Book Review: “Can the Elephant Dance?” by David M. Malone
David Malone’s book on Indian foreign policy, it must be said from the outset, is one of those rare works that combine beautiful writing and incisive analysis, packaged in a clear and coherent structure. As a consequence, “Can the Elephant Dance? is a true page-turner. The author, a scholar-diplomat known for his expertise on multilateral diplomacy, does not seek to establish a new theoretical framework, yet his sound analysis will prove extremely useful for both scholars and policy makers. In the introduction, Malone rightly notes that “much of Western literature on Indian foreign policy is self-referential: Westerners citing other Westerners, as if most work of value were written outside the region and countries involved.” His work therefore noticeably draws on Indian voices – established ones like Pratap Mehta, Raja Mohan and Siddarth Varadarajan, but also emerging ones such as Nitin Pai – giving valuable insight into the Indian domestic debate which has not yet gained the international projection it deserves.
The Brazilian reader will be disappointed early on when the author concedes that “India’s relations with Latin America (…) are not discussed at length (…), despite increasingly meaningful economic links with Brazil, Mexico and Chile.” This omission remains the norm, as I have written in previous reviews of books on Indian foreign policy (the three most recent ones being “India’s Foreign Policy: Retrospect and Prospect”, edited by Sumit Ganguly, “India’s Foreign Policy: Old Problems, New Challenges”, edited by D. Suba Chandran and Jabin T. Jacob, and “Nation-building and foreign policy in India: An Identity-Strategy Conflict”, by Tobias F. Engelmeier). Yet nonetheless, Malone’s work should be read by Brazilian foreign policy makers and scholars, as India’s challenges are, in many ways, very similar to those Brazil confronts.
In particular, the chapter on India’s regional policy is illuminating, containing numerous lessons for Brazil. Malone writes that “the challenge for Indian diplomacy lies in convincing its neighbors that India is an opportunity, not a threat. Far from being besieged by India, they could provide their economies far greater opportunities for growth than if they were to rely on their domestic markets alone. (…) But has India done enough to make this option attractive? Judging from (….) its lackluster leadership of SAARC, the answer would have to be not yet.” He continues arguing that as “as the Indian economy is growing at a faster rate than the other South Asian countries”, India’s success will give rise to some difficulties, such as migration to India, creating demographic imbalances in certain parts of the country, giving rise to “friction between communities or simply rises in crime rates”. He suggests that if educational and employment opportunities are created in neighboring countries, they may act as domestic checks to mitigate pressure for migration. He also advocates the creation of a pan-South Asian energy grid that can work on the basis of electricity trading, further unifying the region. He concludes by arguing that “India cannot aspire to be a truly convincing ‘great power’ until it achieves a better handle on its region.” While South Asia differs strongly from South America in many aspects, India’s and Brazil’s roles are comparable in that they have global ambitions without effectively managing their region.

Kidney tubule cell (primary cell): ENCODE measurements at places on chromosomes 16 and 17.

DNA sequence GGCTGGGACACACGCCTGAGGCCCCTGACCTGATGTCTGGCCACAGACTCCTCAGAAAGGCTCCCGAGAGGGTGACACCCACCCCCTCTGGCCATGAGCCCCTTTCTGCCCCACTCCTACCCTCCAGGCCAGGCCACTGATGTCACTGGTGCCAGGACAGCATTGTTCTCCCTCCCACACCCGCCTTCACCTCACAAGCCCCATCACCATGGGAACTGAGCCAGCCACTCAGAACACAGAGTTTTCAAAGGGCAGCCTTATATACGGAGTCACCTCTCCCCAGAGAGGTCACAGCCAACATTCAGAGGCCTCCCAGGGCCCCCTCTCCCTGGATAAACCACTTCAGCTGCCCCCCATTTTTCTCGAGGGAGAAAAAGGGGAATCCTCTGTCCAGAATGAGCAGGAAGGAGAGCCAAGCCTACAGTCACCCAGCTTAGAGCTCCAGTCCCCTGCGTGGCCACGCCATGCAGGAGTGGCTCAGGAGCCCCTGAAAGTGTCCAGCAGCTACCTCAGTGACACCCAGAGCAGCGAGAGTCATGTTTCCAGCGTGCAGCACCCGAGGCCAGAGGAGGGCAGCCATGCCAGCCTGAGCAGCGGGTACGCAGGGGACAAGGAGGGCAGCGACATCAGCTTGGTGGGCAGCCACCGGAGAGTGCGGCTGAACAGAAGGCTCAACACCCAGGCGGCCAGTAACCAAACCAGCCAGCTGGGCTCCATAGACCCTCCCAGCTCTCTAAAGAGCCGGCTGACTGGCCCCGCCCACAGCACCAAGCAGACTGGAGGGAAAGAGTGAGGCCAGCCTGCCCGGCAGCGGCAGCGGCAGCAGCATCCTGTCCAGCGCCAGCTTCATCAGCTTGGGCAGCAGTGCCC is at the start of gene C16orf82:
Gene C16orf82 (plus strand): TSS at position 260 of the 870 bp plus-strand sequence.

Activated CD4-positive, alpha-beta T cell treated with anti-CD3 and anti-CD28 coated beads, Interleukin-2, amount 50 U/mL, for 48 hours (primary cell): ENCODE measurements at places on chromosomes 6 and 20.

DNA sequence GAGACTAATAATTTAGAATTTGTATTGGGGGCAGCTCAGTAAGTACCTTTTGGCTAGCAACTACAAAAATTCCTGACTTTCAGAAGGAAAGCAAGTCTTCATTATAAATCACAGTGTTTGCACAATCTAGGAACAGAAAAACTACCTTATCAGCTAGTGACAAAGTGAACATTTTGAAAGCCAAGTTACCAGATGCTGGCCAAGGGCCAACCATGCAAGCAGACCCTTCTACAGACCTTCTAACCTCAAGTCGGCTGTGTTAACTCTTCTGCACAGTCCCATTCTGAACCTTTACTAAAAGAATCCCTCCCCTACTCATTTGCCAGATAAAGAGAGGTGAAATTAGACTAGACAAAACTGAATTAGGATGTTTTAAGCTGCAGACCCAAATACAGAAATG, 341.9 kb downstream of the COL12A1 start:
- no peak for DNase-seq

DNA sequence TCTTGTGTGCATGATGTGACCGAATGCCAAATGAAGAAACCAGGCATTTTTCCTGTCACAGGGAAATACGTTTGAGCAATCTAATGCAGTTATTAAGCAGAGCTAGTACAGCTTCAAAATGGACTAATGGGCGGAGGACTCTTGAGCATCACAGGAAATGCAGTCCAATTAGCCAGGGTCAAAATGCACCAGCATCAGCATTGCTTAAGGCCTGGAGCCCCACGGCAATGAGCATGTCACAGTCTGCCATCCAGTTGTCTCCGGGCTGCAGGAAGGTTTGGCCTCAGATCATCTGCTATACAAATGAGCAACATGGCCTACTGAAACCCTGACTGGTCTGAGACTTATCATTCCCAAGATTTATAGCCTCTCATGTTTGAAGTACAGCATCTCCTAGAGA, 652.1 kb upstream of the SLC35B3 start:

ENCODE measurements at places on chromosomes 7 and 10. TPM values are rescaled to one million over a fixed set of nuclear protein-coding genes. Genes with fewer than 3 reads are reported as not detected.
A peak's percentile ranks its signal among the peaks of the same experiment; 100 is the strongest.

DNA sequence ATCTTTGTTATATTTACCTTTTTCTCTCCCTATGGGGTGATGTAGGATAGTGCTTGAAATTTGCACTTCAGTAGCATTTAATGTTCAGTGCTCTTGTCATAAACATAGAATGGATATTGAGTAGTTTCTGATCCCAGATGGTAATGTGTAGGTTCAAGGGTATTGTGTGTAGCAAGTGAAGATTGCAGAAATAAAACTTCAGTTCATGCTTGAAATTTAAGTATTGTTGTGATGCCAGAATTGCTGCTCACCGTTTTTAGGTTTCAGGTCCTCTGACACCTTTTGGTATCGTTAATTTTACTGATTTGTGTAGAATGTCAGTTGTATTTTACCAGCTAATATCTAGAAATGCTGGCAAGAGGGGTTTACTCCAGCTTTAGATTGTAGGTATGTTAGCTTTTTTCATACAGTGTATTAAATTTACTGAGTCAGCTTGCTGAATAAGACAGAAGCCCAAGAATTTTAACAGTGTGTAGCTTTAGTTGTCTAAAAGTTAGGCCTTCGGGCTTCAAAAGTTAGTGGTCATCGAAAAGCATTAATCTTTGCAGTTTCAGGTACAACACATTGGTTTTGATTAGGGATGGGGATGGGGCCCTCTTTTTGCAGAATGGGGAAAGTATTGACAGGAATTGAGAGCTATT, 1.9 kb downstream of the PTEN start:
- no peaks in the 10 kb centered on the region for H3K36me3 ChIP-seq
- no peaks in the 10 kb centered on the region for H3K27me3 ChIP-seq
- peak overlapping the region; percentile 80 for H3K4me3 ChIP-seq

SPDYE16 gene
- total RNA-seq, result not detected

In a more general sense, Malone manages to provide the reader with a systematic understanding of India’s foreign policy challenges and constraints – arguably far more complex than those other emerging powers face. India’s political fragmentation, international security threats, the Kashmir issue, and a lack of regional economic integration and its energy deficits are unlikely to prevent India’s rise, but they nevertheless reduce the country’s ability to effectively pursue its national interest on a global scale. Regarding Sino-Indian ties, which several analysts have called the “contest of the 21st century”, Malone suggests that conflict at this point is highly unlikely (as both sides have too much to lose), but that a better dialogue between the two is necessary to avoid misunderstandings that could increase tension in the region.
The author’s decision to combine India-EU and India-Russia ties into one single chapter is debatable given the important differences between the two (Russia was a key partner during the Cold War). His assertion that the EU is not greatly respected in India is correct, largely because the EU’s largest members compete against each other in their efforts to strengthen ties with India, rather than acting as a cohesive bloc. Malone’s prediction that India-Russia ties are bound to be in ‘gentle decline’ is contentious. While the Western narrative about Russia is one of terminal decay, analysts and policy makers in India are much less pessimistic about Russia. Particularly in the context of China’s rise, there is considerable potential for stronger ties between Russia and India. As India will soon have to import 90% of its energy, and the geopolitical situation in the Middle East remains volatile, Russia could once more turn into a more important partner for India.
India is a notoriously confusing country to study in foreign affairs, and even those who have visited many times often admit that it is virtually impossible to predict India’s behavior on the international stage. Still, Malone’s analysis greatly contributes to a better understanding of South Asia’s giant.